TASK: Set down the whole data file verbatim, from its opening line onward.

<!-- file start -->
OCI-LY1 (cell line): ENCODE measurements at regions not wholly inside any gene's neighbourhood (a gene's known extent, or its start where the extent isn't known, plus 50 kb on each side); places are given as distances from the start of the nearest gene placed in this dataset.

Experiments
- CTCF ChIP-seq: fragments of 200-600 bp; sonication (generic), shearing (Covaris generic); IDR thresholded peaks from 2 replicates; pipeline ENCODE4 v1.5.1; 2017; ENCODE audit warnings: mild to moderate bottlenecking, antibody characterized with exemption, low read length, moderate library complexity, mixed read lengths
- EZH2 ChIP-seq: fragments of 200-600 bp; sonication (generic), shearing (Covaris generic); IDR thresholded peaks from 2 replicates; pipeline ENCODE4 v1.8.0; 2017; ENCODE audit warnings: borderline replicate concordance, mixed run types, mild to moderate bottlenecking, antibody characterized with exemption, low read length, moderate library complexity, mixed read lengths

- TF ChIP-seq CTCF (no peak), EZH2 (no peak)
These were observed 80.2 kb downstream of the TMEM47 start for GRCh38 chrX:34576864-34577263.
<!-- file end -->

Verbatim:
OCI-LY1 (cell line): ENCODE measurements at regions not wholly inside any gene's neighbourhood (a gene's known extent, or its start where the extent isn't known, plus 50 kb on each side); places are given as distances from the start of the nearest gene placed in this dataset.

Experiments
- CTCF ChIP-seq: fragments of 200-600 bp; sonication (generic), shearing (Covaris generic); IDR thresholded peaks from 2 replicates; pipeline ENCODE4 v1.5.1; 2017; ENCODE audit warnings: mild to moderate bottlenecking, antibody characterized with exemption, low read length, moderate library complexity, mixed read lengths
- EZH2 ChIP-seq: fragments of 200-600 bp; sonication (generic), shearing (Covaris generic); IDR thresholded peaks from 2 replicates; pipeline ENCODE4 v1.8.0; 2017; ENCODE audit warnings: borderline replicate concordance, mixed run types, mild to moderate bottlenecking, antibody characterized with exemption, low read length, moderate library complexity, mixed read lengths

- TF ChIP-seq CTCF (no peak), EZH2 (no peak)
These were observed 80.2 kb downstream of the TMEM47 start for GRCh38 chrX:34576864-34577263.